So today I took one of my most distracting classes into the library for writing. They're working on their final draft of their choice of one of the essays we've written in this unit. It's their choice of a review or a personal story. I gave each back with suggestions for improvement and and grades for two of the standards areas on the report card: "Writing - Conventions and Grammar" and "Writing - Style, Organization, and Content". I didn't mark up their papers pointing out mistakes. Each student received between three and five sentences of feedback consisting of a positive comment and areas I'd like see work differently.
Writing in class, with this group in particular, has always been a challenge. They're distracted, talking, and frequently off task. The normal free write time that I give my classes at the beginning of the period, which can last up to 15 minutes with other classes, usually has to get cut off at 10 with this group. Even the fact that working on their essays in class will prevent future homework doesn't often get them quietly working away in class. The best days from a writing perspective is when someone in the class gets into major trouble, gets sent out of class, and everyone else is too frightened to talk. I can't say how good their writing is on these days, but at least they're writing.
However, we're in the library today, and after settling in it's dead quiet. I hear the clicking of keyboards, I've had a couple of questions, and but otherwise nothing but silence and progress. Perhaps most amusing is the set up in the room which I would never permit in the classroom. Each row of computers consists of all boys or all girls with several of the loudest most off task students sitting right next to each other. But their performance is flawless. I see a few conversations crop up about spelling, sentence structure, and I couldn't be happier.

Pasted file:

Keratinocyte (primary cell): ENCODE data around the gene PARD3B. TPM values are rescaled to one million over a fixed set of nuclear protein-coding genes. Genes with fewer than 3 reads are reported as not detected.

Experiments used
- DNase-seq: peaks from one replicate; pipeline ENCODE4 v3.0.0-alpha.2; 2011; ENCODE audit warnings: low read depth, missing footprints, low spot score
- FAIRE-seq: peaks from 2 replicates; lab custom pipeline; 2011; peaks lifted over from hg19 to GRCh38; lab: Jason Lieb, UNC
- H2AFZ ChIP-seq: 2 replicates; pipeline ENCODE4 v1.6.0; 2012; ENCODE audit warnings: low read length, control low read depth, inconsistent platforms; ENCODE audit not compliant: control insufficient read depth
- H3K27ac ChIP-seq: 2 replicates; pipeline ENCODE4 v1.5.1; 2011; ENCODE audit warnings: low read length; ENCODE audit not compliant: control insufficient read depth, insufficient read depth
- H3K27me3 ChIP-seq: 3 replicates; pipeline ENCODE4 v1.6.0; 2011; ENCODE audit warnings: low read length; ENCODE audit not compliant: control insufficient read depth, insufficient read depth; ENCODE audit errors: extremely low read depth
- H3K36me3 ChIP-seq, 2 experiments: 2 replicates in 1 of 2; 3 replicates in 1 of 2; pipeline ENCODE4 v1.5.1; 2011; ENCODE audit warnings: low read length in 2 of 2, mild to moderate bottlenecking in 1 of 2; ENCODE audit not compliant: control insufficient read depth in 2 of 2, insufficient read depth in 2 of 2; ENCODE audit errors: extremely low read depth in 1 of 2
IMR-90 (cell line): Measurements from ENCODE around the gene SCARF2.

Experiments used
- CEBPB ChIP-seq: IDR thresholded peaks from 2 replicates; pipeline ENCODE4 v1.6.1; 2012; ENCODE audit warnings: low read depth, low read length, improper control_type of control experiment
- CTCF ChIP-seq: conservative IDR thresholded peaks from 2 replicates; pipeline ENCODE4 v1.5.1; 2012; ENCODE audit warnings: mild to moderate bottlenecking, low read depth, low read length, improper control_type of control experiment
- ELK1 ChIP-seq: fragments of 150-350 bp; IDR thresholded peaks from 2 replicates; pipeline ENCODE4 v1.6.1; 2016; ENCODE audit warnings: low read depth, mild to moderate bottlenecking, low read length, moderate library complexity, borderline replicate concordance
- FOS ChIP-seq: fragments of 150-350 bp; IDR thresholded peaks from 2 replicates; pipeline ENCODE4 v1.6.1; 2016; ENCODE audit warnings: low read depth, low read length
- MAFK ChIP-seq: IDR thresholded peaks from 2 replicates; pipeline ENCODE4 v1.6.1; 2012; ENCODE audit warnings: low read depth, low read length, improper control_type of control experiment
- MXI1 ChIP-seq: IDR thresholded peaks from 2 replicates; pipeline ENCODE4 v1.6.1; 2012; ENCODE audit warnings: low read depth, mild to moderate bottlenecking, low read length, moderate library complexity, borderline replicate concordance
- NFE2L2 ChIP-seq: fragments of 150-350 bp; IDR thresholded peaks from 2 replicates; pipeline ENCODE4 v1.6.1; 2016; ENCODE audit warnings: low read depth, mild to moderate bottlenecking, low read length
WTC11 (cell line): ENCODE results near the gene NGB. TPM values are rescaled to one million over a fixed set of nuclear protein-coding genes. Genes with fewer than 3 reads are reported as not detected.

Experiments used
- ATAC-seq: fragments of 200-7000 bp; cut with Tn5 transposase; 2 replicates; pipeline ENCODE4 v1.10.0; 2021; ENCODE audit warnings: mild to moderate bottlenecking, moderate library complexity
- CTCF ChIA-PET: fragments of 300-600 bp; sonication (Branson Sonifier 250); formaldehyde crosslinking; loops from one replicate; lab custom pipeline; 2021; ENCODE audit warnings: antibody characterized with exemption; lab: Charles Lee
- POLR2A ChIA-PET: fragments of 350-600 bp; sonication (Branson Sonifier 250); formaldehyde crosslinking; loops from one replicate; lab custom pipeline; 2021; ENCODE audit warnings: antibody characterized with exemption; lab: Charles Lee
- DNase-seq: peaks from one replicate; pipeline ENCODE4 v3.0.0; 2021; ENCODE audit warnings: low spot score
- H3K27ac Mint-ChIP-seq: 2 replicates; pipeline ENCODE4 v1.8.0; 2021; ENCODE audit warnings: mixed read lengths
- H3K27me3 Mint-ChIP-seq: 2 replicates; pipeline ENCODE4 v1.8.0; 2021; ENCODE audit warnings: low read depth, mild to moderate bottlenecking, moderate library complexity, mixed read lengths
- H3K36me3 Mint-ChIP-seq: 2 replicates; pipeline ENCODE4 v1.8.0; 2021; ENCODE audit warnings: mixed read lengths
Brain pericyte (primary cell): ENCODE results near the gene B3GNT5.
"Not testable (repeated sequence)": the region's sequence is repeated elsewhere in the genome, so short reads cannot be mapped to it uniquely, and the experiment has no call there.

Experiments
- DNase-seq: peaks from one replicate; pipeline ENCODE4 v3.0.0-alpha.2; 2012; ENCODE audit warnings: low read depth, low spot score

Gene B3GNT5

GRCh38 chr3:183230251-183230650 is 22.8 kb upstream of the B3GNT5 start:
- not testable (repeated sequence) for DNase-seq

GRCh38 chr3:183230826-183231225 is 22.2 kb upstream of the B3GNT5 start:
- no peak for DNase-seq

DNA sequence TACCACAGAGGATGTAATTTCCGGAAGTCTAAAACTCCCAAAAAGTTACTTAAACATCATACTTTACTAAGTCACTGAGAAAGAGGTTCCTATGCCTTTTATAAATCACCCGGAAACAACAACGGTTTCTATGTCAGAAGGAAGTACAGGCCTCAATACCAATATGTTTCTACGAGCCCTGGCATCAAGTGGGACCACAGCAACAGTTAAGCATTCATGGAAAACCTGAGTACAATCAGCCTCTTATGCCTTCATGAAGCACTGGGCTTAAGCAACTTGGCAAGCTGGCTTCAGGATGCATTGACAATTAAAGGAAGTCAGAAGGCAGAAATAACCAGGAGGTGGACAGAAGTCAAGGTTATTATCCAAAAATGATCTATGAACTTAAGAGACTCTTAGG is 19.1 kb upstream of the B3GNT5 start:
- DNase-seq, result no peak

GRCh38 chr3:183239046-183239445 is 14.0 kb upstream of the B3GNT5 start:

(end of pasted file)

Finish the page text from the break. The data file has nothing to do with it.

The question I'm forced to ask is if this is a product of the computer, assignment, library space, or some other unknown factor. The class is down about 6 students today, several of the usual distracters are absent. But enough are here that Math was it's usual struggle to stay on task. The absences don't seem to be the cause.
I remember back to my teacher education time I spent in a high school "Digitools" classroom in a not so glorious part of Tacoma High School. There the same silenced hush came over the students when they were working at the computer. These were students who were more talkative and generally off task than my group of 6th grade Bainbridge Islanders. But when the computers were the task at hand, their focus was much better and they were working on the assigned work, even when the assigned work was painfully boring.
Now I know that there are huge amounts of unnecessary computer education. I saw students being trained to write a memo. A memo doesn't really exist any more; it's called a global email. The work that these students are doing on the computer is really no more interesting than if the work was hand written in class. It's no more relevant or less relevant than every book report they've been required to write. It's just being done on a computer.
As an interesting comparison, I can't write. I like to think that the last good writing I did was back in high school scratching down poetry in a spiral notebook. I probably did some decent writing in college on an exam or two, though most of my professors never rewarded me with fantastic grades because of it. If I have a creative idea I can talk about it or I can type. Boy, oh, boy, can I type.
My current estimation put me at about 140 words per minute. I can probably think just a hair faster than that so my typing can generally keep up with my thinking. The fact that the space bar on my work computer has been a little touchy has slowed me down substantially and caused significant frustration. But my creative medium is typing. I've basically been typing as long as I've been writing. For most of my students, this is even more true. My daughter could type her name before she could write it. Typing it only required finding five keys on a keyboard. Writing it requires hundreds of muscle control motions.
Could it be that the keyboard is the natural form in which these students can write, create, and interact? Is this engagement just a novelty of being out of the classroom or could I achieve it in the classroom if I could provide a 1 to 1 ratio of computers to students? Or is this just a random alteration in morale that will fade tomorrow once they're further along on their final draft?
Report from 1 day later...
Things were not the same the next day. However, engagement was still much higher than sitting writing in the classroom ever was with this group. I guess technology can't solve all our problems. But it can make a significant difference.